Annapolis' 'buddy' system

January 30, 1995

Harvey Blonder, the man who some people think wants to turn Annapolis into Sin City, recently received a 2 a.m. liquor license to open a nightclub just across the city line in Anne Arundel County.

The 12,000-square-foot club will be located on Hudson Street in what was once a bowling alley. In addition to a dance club designed for 600 people, there are plans for a comedy club and a video production studio.

Mr. Blonder, who owns Buddy's Crabs and Ribs on Main Street in Annapolis, tried to operate a similar late-night club in his downtown restaurant last summer, but he had to give it up when a Circuit Court judge ruled that he could not serve alcohol past midnight because his 2 a.m. liquor license was invalid.

Mr. Blonder found the county much more supportive of his project, and Buddy's Late Night is scheduled to open in April.

This is a good deal for everyone. Mr. Blonder will be able to operate the night club he has wanted in a location that is more appropriate for late-night entertainment. The new facility, located near the National Guard Armory and Casino Bingo, should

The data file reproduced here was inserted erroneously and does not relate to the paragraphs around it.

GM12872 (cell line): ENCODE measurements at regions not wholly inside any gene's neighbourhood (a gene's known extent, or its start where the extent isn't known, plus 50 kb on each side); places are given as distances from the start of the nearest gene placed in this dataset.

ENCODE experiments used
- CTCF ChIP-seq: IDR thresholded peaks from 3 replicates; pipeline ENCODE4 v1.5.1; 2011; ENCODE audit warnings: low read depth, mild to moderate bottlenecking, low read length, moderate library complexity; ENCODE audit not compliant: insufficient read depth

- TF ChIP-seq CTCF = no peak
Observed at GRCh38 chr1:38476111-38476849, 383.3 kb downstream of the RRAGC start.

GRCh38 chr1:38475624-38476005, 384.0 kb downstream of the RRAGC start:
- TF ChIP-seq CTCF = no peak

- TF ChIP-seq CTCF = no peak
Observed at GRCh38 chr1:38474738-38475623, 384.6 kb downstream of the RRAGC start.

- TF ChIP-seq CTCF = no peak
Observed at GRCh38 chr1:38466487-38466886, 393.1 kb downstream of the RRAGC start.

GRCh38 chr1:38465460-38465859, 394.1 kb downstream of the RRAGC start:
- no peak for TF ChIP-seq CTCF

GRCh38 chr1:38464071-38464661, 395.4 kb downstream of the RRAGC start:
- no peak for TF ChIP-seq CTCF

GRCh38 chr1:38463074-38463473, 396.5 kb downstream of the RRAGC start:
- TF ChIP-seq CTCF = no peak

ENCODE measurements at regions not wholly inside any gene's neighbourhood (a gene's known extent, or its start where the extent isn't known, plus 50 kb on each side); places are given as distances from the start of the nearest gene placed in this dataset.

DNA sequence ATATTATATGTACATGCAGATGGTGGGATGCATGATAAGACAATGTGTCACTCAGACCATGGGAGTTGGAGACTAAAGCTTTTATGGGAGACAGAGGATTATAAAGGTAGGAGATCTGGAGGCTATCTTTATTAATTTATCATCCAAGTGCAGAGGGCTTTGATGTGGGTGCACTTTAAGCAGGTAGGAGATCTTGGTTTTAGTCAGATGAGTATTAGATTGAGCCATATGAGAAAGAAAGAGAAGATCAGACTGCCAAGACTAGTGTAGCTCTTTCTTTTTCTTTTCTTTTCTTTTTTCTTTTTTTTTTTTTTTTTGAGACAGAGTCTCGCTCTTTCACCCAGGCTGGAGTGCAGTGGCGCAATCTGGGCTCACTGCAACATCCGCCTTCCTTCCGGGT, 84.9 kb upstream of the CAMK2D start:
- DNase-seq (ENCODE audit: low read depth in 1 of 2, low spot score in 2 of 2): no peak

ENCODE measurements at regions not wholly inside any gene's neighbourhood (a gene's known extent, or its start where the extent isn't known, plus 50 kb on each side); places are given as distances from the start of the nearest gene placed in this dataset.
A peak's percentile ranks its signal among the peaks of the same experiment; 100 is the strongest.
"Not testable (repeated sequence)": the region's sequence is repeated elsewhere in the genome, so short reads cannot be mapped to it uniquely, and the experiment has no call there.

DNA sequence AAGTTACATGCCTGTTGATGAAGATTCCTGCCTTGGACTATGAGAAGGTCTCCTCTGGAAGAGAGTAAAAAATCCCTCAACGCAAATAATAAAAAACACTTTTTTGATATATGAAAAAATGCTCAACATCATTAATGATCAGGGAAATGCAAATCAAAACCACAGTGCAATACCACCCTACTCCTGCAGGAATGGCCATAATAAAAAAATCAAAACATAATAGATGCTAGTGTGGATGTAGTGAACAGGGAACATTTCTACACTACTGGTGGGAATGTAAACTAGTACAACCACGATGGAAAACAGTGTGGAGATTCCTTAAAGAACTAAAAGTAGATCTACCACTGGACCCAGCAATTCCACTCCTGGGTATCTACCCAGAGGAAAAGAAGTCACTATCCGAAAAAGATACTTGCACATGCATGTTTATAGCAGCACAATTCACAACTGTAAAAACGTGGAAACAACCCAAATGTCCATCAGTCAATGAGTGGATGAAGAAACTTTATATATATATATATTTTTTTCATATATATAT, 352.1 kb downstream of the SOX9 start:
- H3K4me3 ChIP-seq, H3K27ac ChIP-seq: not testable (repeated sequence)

have plenty of parking, and there are no neighbors living nearby to complain about noise.

But before downtown Annapolis residents breathe a sigh of relief, they ought to know that Mr. Blonder hasn't given up on getting a 2 a.m. liquor license in the city. He has taken his case to the Court of Appeals, arguing in part that Annapolis' moratorium on 2 a.m. liquor licenses is unfair.

We agree. Currently some bars are allowed to serve liquor until 2 a.m., while others next door must close at midnight. If the city really opposes late-night bars in the historic district, it must ban them all, not just some.

Mr. Blonder says if he wins his case he will open a jazz and blues club in his restaurant after serving hours. These new plans certainly seem better suited to the historic district.

But that isn't all. He also wants to offer dining on the roof of Buddy's, and knock down the interior walls of several of his downtown properties to create a multi-building arcade. The Historic District Commission is rightly skeptical of all this.

He may be moving to the county, but the city of Annapolis hasn't heard the last of Harvey Blonder.

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